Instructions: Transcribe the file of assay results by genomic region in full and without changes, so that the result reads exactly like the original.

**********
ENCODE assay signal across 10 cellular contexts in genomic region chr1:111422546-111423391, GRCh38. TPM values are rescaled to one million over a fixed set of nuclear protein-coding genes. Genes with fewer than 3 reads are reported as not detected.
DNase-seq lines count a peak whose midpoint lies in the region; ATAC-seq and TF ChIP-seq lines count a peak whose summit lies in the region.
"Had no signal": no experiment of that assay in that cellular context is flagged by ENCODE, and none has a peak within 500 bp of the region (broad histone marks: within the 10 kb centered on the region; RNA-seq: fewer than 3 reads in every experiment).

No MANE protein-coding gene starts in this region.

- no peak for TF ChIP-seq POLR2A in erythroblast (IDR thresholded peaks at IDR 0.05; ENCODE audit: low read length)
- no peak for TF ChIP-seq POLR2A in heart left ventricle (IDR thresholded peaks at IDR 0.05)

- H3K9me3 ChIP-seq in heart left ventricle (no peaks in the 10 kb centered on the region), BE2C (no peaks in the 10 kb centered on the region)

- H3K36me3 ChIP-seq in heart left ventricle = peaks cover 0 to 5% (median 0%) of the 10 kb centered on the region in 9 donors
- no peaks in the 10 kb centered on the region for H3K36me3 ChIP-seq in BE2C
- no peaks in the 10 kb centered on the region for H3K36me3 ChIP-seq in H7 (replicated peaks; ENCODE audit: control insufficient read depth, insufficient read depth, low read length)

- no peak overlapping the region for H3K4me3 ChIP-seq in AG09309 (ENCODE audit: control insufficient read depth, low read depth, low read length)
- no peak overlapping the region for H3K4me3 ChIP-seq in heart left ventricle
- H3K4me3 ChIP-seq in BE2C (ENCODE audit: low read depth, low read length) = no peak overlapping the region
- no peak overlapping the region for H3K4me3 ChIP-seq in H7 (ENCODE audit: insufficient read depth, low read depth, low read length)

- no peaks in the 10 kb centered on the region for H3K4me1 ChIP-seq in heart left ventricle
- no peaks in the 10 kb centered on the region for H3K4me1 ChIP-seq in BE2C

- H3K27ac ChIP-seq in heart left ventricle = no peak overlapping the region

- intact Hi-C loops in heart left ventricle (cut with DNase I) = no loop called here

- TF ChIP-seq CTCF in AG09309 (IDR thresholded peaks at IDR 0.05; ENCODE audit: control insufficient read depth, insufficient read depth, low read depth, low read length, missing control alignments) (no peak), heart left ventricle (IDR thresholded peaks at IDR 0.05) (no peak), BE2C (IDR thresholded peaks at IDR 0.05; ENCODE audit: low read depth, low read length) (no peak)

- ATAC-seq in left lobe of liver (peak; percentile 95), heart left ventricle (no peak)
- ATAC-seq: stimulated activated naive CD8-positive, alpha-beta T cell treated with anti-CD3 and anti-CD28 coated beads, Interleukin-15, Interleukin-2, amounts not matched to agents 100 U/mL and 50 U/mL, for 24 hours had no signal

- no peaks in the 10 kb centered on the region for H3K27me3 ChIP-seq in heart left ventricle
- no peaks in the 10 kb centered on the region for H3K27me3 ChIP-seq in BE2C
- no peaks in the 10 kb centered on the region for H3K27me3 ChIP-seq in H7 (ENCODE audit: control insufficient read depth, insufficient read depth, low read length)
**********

ENCODE assay signal across 10 cellular contexts in genomic region chr1:111422546-111423391, GRCh38. TPM values are rescaled to one million over a fixed set of nuclear protein-coding genes. Genes with fewer than 3 reads are reported as not detected.
DNase-seq lines count a peak whose midpoint lies in the region; ATAC-seq and TF ChIP-seq lines count a peak whose summit lies in the region.
"Had no signal": no experiment of that assay in that cellular context is flagged by ENCODE, and none has a peak within 500 bp of the region (broad histone marks: within the 10 kb centered on the region; RNA-seq: fewer than 3 reads in every experiment).

No MANE protein-coding gene starts in this region.

- no peak for TF ChIP-seq POLR2A in erythroblast (IDR thresholded peaks at IDR 0.05; ENCODE audit: low read length)
- no peak for TF ChIP-seq POLR2A in heart left ventricle (IDR thresholded peaks at IDR 0.05)

- H3K9me3 ChIP-seq in heart left ventricle (no peaks in the 10 kb centered on the region), BE2C (no peaks in the 10 kb centered on the region)

- H3K36me3 ChIP-seq in heart left ventricle = peaks cover 0 to 5% (median 0%) of the 10 kb centered on the region in 9 donors
- no peaks in the 10 kb centered on the region for H3K36me3 ChIP-seq in BE2C
- no peaks in the 10 kb centered on the region for H3K36me3 ChIP-seq in H7 (replicated peaks; ENCODE audit: control insufficient read depth, insufficient read depth, low read length)

- no peak overlapping the region for H3K4me3 ChIP-seq in AG09309 (ENCODE audit: control insufficient read depth, low read depth, low read length)
- no peak overlapping the region for H3K4me3 ChIP-seq in heart left ventricle
- H3K4me3 ChIP-seq in BE2C (ENCODE audit: low read depth, low read length) = no peak overlapping the region
- no peak overlapping the region for H3K4me3 ChIP-seq in H7 (ENCODE audit: insufficient read depth, low read depth, low read length)

- no peaks in the 10 kb centered on the region for H3K4me1 ChIP-seq in heart left ventricle
- no peaks in the 10 kb centered on the region for H3K4me1 ChIP-seq in BE2C

- H3K27ac ChIP-seq in heart left ventricle = no peak overlapping the region

- intact Hi-C loops in heart left ventricle (cut with DNase I) = no loop called here

- TF ChIP-seq CTCF in AG09309 (IDR thresholded peaks at IDR 0.05; ENCODE audit: control insufficient read depth, insufficient read depth, low read depth, low read length, missing control alignments) (no peak), heart left ventricle (IDR thresholded peaks at IDR 0.05) (no peak), BE2C (IDR thresholded peaks at IDR 0.05; ENCODE audit: low read depth, low read length) (no peak)

- ATAC-seq in left lobe of liver (peak; percentile 95), heart left ventricle (no peak)
- ATAC-seq: stimulated activated naive CD8-positive, alpha-beta T cell treated with anti-CD3 and anti-CD28 coated beads, Interleukin-15, Interleukin-2, amounts not matched to agents 100 U/mL and 50 U/mL, for 24 hours had no signal

- no peaks in the 10 kb centered on the region for H3K27me3 ChIP-seq in heart left ventricle
- no peaks in the 10 kb centered on the region for H3K27me3 ChIP-seq in BE2C
- no peaks in the 10 kb centered on the region for H3K27me3 ChIP-seq in H7 (ENCODE audit: control insufficient read depth, insufficient read depth, low read length)